Is skin-effect an overstated factor?

I understand that despite the stark claims of many older people acquainted with skin effect in radio, it does play a role in the audio bandgap. However, seeing how easily it’s mitigated for the audible spectrum and how much fuss there is about it overall, in marketing claims and so on, I’m led to believe it’s quite overstated.
For example, my speaker cables are hollow and as such they’re primarily marketed as a cure for skin effect. Yet, when I think about their structure, I get the feeling that they’re so enjoyable not so much due to less skin effect but the other benefits of a hollow design - namely, a substantial increase in air dielectric for the EM field, that is a given with a hollow core. Right?
They’re also braided (around hollow PE tube) in an induction-friendly pattern which is just handy. Not to mention they’re silver-plated at a low price point which I’d attribute to the amount of conductor saved by leaving out most of the cross-sectional area…
Also, isn’t there a null capacitive region along a hollow core? Please correct me.

Is the skin-effect oriented marketing for my cables overstated, and is this as common as I understand? From what I understand, it’s more a necessary aspect to consider and address properly, than an actual issue in cables with any thought put into them.

I’m an old (and radio/radar trained) man who believes skin effect is not an issue at audio frequencies. I may be wrong though :slight_smile:


Correct! Within the audio frequency reange (and much higher) it isn’t an issue. Just good marketing of the cable manufactures.

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The skin depth in copper at 20khz is just under half a millimetre. This means that the resistance of a 3mm2 copper cable would increase by about a quarter compared to DC at that frequency. For short cable runs this is unlikely to have any perceptible effect.


You can over consider skin effect yes but there are other properties that yields better current efficiency along with skin depth. Proximity effect has influence at lower frequencies and higher current too. We also have Vp linearity that can be adjusted with wire resistance (size of the insulated wire). Mother nature can allow all three, skin. depth, proximity effects and Vp linearity, to get better with a good design. Cable is not a one shot attribute pony.

I know it is easy to fall into the type of looking at a single attribute of the week type of thinking. Stuff goes boom in the real work doing that.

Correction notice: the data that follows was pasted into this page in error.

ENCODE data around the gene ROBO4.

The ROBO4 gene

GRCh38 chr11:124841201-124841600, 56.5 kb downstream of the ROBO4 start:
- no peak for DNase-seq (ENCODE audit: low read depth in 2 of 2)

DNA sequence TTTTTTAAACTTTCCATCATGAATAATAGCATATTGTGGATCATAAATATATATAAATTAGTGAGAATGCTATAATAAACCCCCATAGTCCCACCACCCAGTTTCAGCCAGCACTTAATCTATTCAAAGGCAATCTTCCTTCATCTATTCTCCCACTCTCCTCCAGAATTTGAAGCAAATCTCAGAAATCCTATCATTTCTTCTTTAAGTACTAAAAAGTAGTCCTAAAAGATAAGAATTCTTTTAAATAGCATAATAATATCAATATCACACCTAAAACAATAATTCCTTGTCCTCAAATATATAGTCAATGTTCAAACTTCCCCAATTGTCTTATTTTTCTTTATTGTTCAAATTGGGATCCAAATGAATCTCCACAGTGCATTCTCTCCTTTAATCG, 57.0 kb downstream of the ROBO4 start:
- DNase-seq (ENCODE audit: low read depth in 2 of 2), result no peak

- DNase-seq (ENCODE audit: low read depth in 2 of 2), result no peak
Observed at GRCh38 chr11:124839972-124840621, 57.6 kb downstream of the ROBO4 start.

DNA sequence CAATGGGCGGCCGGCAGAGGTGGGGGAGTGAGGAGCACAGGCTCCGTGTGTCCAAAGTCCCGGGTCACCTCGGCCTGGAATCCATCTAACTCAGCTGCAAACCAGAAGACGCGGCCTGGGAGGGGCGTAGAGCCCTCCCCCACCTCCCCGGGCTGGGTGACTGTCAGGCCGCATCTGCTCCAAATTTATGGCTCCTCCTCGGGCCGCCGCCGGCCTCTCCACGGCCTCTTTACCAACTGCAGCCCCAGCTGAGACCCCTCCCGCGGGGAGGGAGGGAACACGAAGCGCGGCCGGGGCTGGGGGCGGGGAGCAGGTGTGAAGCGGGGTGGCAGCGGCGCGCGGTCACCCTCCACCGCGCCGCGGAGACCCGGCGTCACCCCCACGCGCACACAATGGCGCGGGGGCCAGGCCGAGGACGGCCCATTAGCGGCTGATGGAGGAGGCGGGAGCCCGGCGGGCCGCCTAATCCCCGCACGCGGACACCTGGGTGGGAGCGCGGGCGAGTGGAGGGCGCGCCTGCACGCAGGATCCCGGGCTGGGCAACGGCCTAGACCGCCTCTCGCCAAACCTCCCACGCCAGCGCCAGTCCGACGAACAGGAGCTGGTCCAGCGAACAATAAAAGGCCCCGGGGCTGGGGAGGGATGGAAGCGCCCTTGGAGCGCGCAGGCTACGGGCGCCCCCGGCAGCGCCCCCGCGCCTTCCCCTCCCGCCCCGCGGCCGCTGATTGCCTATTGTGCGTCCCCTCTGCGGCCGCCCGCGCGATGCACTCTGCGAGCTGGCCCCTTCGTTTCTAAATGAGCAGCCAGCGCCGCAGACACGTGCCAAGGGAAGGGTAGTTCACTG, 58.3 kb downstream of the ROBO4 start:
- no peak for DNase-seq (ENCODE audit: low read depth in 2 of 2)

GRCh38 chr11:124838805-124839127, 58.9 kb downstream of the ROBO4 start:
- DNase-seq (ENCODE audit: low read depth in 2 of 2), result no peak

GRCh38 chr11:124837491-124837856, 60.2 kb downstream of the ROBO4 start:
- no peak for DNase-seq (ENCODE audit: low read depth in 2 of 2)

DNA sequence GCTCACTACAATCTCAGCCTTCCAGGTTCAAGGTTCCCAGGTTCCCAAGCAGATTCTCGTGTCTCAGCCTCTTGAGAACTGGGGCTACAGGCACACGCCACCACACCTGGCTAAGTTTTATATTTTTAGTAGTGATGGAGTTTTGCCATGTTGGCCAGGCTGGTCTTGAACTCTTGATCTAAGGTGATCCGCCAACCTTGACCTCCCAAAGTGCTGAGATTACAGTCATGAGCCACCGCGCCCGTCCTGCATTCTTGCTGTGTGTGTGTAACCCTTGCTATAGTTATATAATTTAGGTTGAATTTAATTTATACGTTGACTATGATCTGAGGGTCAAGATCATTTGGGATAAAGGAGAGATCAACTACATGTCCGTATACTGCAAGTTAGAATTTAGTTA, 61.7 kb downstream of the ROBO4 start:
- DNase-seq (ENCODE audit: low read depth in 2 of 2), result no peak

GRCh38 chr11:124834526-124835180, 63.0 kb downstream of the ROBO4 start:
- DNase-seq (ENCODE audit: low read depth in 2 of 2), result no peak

If you sweep the resistance, Rs, of a cable, you can see that conductor get less efficient at higher frequencies based on the wire size. Bigger wires will see larger Rs changes than the same aggregate AWG size of smaller insulated wires in parallel. The current through the larger wire is not using the center cross-section where smaller wires more evenly distribute the current across a wires cross section. This is a fact, but like you said is it heard “alone”. No, not so much as tertiary variables smaller wire allows. Better has to improve everything so it is important to keep those calculations in a designs considerations.

A hollow wire, unless it is extremely thin (less than 20-mils) does not do anything to improve skin depth at audio other than the wire efficiency of the tubes wall thickness. It will fail to improve proximity effects or Vp linearity based on the resistance of the wire cross section or CMA area and how many are used. Use multiple wires and L and C are going to have to be managed differently to avoid one or the other rising exponentially,

The EM field is on the OUTSIDE of the conductor so that the “air tube” inside the wire does near nothing. This is the exact same issue with RF cables where the center is simply wasted area for using copper. So we use some material that might benefit a different attribute like strength, or weight for instance.

At higher frequencies you want the wire cross section to carry the signal (skin depth). An RG11 has lower attenuation than a RG59 because the CROSS-SECTION of the copper portion of the wire is larger. The copper THICKNESS is still 40 micro-inches, for instance. Make the wire LARGER in circumference increases the CMA area to lower attanuation. The signal won’t penatrate any lower than the skin depth at that frequency. To trick it to work, we hold the thickness and increase the wire diameter. This works best at RF. So skin depth isn’t as influential at audio frequencies since our current is more diffusion coupled or closer to the same across the wire surface through the wire. We can improve it, but that improvement has to also consider the other variables in play to be worth the work.